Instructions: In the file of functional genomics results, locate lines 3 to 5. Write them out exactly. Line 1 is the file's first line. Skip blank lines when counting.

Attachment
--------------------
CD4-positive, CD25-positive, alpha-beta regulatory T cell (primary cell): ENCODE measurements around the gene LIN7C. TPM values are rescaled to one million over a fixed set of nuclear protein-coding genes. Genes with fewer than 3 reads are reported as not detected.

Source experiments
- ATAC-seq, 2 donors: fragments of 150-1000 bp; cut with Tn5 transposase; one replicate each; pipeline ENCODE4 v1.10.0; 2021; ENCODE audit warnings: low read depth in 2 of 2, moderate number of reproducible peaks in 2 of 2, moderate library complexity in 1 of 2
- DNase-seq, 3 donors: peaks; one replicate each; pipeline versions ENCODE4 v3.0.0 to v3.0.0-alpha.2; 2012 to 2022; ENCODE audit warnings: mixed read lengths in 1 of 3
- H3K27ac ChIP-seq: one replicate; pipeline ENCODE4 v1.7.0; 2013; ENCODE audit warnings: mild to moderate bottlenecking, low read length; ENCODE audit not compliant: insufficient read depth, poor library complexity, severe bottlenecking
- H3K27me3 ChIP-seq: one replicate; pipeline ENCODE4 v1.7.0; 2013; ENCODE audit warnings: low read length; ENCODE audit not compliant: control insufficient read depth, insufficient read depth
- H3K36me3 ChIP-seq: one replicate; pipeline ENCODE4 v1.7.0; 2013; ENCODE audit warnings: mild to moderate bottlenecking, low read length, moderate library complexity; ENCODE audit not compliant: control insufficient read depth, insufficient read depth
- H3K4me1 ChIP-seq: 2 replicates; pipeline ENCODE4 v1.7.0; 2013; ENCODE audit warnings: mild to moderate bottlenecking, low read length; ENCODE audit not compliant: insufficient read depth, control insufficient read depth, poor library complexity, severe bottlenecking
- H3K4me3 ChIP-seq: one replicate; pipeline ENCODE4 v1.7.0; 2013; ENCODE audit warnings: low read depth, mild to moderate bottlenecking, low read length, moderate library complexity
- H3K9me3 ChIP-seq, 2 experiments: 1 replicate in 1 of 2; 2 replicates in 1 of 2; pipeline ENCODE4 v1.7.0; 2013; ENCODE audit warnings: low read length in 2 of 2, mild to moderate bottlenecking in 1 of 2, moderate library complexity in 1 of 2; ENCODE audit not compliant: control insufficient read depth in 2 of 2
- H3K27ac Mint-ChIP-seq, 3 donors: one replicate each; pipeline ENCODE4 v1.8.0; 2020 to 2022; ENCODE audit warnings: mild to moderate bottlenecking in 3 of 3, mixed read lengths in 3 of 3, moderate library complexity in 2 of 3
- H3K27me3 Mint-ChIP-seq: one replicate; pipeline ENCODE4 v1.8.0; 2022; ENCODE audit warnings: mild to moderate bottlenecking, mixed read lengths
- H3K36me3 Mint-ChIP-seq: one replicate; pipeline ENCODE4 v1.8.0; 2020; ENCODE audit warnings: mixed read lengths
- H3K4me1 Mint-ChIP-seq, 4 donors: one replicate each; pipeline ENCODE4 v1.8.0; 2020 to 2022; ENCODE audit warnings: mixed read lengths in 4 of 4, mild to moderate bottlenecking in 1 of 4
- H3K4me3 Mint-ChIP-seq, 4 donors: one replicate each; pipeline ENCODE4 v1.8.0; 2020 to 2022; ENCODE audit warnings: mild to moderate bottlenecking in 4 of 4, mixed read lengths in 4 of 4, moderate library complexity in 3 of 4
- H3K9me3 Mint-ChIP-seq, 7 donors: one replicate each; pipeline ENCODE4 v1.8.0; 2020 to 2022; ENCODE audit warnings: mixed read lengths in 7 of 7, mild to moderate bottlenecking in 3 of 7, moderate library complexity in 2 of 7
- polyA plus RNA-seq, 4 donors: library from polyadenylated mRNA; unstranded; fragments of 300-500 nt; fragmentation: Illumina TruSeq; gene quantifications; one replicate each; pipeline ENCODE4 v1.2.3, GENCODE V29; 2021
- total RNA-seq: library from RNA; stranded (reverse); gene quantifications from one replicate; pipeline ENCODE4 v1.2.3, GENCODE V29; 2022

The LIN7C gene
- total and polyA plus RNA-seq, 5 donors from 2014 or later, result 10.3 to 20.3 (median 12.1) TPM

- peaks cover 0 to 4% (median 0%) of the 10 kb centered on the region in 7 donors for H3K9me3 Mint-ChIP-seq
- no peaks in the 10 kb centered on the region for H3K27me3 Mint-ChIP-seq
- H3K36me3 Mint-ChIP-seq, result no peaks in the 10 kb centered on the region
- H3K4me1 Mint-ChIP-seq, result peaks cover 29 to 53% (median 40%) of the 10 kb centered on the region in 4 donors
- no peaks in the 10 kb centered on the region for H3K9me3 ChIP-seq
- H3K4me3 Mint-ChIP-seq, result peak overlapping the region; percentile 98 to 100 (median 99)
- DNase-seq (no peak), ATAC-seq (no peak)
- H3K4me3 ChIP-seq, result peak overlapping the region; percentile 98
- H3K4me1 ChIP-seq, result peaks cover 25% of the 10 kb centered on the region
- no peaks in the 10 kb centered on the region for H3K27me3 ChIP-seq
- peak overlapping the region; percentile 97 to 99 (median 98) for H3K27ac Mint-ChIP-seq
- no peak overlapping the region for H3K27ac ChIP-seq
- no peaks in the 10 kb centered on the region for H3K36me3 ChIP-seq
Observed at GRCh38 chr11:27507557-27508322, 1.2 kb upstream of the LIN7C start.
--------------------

- ATAC-seq, 2 donors: fragments of 150-1000 bp; cut with Tn5 transposase; one replicate each; pipeline ENCODE4 v1.10.0; 2021; ENCODE audit warnings: low read depth in 2 of 2, moderate number of reproducible peaks in 2 of 2, moderate library complexity in 1 of 2
- DNase-seq, 3 donors: peaks; one replicate each; pipeline versions ENCODE4 v3.0.0 to v3.0.0-alpha.2; 2012 to 2022; ENCODE audit warnings: mixed read lengths in 1 of 3
- H3K27ac ChIP-seq: one replicate; pipeline ENCODE4 v1.7.0; 2013; ENCODE audit warnings: mild to moderate bottlenecking, low read length; ENCODE audit not compliant: insufficient read depth, poor library complexity, severe bottlenecking